Mises Daily Articles
Government Shutdowns, the Debt Ceiling, and Our Mountain of Debt
Once again there is panic running through the halls of Congress, the Oval Office, and in the chattering classes that make up mainstream media over the government shutdown and the debt ceiling. Most of the panic is a result of the inability of politicians to reach an agreement on government spending. If we hope to begin to recover true prosperity, then making real, significant cuts in government spending should be a top priority. Only true, substantial reductions in government spending will free necessary capital for entrepreneurs to use in productive investment. This investment, in turn, will allow for sustainable economic progress.
We are in the fiscal mess we are in because, since the early 1970s, tax revenues have been unable to keep pace with government spending. Real government spending has increased almost twice as fast as government revenue. In 1970 our total government debt equaled $371 billion. Today it stands at $16.8 trillion. Even if we adjust for inflation, federal government debt has increased more than eight times what it was in 1970.
Things have only gotten worse following the financial meltdown of 2008. It took from 1789 to 2001 to accumulate a federal debt of $5.8 trillion. However, our government officials have added a nearly identical $5.8 trillion in four short years between 2007 and 2011.
The 10 highest monthly budget deficits have all occurred since February 2009. During the Obama administration, the federal government has accumulated more new debt than it did from the time that George Washington became president to the time that Bill Clinton became president. Since President Obama entered the White House, the national debt has increased by an average of more than $64,000 per taxpayer. In fact, Obama will become the first president to run deficits of more than a trillion dollars during each of his first four years in office.
Talking in trillions of dollars can easily boggle the mind. To provide some perspective on the magnitude of our current debt, think about this: If you were alive when Jesus Christ was born and spent one million dollars every day since that point, you still would not have spent one trillion dollars yet.
Last summer, the New York Times columnist and economist Paul Krugman told Business Insider that in order to avoid an economic depression, “Somebody has to spend more than their income, and, for the time being, that has to be the government.”
Krugman stands the economic problem on its head. Instead of not enough desired production, it is thought that our problem is not enough demand. The perceived solution is increased government spending. If people do not voluntarily demand enough, don’t worry, the government will make up the difference.
The problem with this thinking is that government spending has to be paid for. It can be funded in only three ways: with taxes, borrowing, or inflation. All three of these funding methods have negative economic consequences.
Taxation consumes capital and discourages productive activity. It does so partly because higher taxes reduce the incentive for laborers to work and for land owners to rent land for productive uses. Additionally, taxes reduce the ability for people to save and invest. Taxes lower disposable income and they reduce the return for productive investments.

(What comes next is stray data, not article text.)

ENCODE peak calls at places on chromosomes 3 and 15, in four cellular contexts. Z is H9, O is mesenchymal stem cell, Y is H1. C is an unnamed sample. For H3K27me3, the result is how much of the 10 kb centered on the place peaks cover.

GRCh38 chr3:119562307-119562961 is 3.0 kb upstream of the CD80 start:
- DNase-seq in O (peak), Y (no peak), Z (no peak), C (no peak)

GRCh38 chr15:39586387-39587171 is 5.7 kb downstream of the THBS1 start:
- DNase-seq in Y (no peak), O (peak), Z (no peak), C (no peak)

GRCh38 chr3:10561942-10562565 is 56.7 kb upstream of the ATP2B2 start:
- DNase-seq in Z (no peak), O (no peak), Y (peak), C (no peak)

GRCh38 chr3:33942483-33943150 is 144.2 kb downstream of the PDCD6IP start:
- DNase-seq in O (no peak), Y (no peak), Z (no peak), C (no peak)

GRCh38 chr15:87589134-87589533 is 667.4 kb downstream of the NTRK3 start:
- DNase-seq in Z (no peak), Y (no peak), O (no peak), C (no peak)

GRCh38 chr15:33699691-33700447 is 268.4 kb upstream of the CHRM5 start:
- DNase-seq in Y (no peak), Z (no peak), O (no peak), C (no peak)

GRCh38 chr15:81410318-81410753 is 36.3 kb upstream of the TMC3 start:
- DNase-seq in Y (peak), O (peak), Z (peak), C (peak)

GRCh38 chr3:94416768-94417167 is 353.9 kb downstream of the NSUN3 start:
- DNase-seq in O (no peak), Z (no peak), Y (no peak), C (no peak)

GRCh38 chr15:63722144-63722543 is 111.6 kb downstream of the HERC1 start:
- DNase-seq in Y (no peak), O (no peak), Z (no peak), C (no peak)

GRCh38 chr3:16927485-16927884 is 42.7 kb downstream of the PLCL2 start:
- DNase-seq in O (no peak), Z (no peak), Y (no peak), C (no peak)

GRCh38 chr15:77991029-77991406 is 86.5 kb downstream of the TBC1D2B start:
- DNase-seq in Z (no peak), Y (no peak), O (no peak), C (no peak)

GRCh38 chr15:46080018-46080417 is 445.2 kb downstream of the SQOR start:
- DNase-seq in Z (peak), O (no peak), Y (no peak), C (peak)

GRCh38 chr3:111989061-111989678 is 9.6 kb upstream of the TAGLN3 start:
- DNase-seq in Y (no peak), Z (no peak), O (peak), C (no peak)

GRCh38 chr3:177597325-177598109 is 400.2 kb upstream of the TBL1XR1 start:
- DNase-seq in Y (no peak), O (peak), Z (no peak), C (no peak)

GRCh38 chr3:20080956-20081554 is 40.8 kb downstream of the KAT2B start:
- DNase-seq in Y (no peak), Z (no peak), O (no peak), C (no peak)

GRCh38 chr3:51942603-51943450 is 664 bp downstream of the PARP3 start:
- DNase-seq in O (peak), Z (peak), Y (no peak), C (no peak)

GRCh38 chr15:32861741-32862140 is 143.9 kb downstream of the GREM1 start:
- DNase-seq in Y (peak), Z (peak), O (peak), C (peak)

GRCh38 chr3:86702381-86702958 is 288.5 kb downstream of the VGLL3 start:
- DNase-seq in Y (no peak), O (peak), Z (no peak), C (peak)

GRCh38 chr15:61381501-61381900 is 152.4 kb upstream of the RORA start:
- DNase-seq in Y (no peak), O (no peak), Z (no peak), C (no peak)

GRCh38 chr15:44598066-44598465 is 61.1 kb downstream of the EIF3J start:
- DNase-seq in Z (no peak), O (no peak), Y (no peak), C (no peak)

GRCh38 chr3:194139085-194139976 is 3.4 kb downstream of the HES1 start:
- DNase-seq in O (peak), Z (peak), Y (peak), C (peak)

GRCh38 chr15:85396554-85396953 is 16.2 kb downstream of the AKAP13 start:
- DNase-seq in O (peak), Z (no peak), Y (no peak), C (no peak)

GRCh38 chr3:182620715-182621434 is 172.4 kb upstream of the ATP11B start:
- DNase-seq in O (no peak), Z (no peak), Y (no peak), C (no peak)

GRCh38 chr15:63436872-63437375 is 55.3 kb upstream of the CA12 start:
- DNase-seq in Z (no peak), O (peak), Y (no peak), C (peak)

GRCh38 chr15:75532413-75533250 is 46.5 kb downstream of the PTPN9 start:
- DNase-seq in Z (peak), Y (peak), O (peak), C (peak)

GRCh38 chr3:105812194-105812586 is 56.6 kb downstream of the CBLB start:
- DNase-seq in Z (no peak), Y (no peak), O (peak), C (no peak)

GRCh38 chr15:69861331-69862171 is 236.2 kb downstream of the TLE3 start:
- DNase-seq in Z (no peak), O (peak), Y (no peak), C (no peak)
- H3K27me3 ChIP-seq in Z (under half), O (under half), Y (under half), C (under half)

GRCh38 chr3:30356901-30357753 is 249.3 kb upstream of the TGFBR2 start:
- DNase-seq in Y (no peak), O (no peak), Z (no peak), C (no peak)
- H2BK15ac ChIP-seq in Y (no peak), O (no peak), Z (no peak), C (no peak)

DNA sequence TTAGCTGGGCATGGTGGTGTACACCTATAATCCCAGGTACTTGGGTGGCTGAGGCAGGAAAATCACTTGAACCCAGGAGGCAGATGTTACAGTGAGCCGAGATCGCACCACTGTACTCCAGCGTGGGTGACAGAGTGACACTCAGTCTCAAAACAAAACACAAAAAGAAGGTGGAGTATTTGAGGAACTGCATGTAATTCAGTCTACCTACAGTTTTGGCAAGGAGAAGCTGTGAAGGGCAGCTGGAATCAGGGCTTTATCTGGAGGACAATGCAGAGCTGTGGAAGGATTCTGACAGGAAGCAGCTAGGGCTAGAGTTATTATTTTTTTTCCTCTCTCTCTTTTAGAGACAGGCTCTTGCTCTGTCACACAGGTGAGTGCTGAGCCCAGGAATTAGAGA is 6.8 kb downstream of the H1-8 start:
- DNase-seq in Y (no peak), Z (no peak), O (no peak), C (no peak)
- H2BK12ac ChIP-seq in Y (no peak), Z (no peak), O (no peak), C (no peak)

Less saving and investment reduces capital over time, decreasing our productivity. The economy output decreases, real wealth falls and people see a drop in their standard of living. Funding increased government spending by increased taxation is like pouring weed killer on your garden, all the while thinking that it is fertilizer.
Taxes are politically unpopular, and because of this the government relies on borrowing money to fund deficit spending. There are two sources from which the government can borrow: The banking system and private savers.
Borrowing from the banking system is inflationary. Banks lend newly created dollars, thereby increasing the money supply with all of the associated negative consequences. Overall, prices increase and the purchasing power of the dollar falls. Additionally, artificial credit expansion — credit not funded by savings — creates the business cycle by spawning capital malinvestment. Artificial credit expansion makes many unwise investments (say, in residential and commercial real estate and financial derivatives) look profitable because of the accessibility of cheap credit, so business activity expands, manifesting itself in an inflationary boom. These unwise investments eventually must be liquidated, and the boom resolves itself in a bust whose twin offspring are capital consumption and unemployment.
Borrowing from private savers is not inflationary but does have serious negative economic consequences. This type of borrowing diverts savings from private investment to government consumption. Savings that would have been invested in productive activity will instead be spent on bureaucratic feasting.
The bottom line is that we are correct to be concerned with the fiscal situation facing the federal government. The larger the percentage of a nation’s economy absorbed by government spending, the slower their economic expansion because real economic expansion is the product of wise entrepreneurs using capital that is funded by real savings.
As the deadline for the federal budget knocks on the door it is quite clear what is needed: fiscal reform. Only facing the melancholy music of drastically cutting government spending will put us back on the path to prosperity.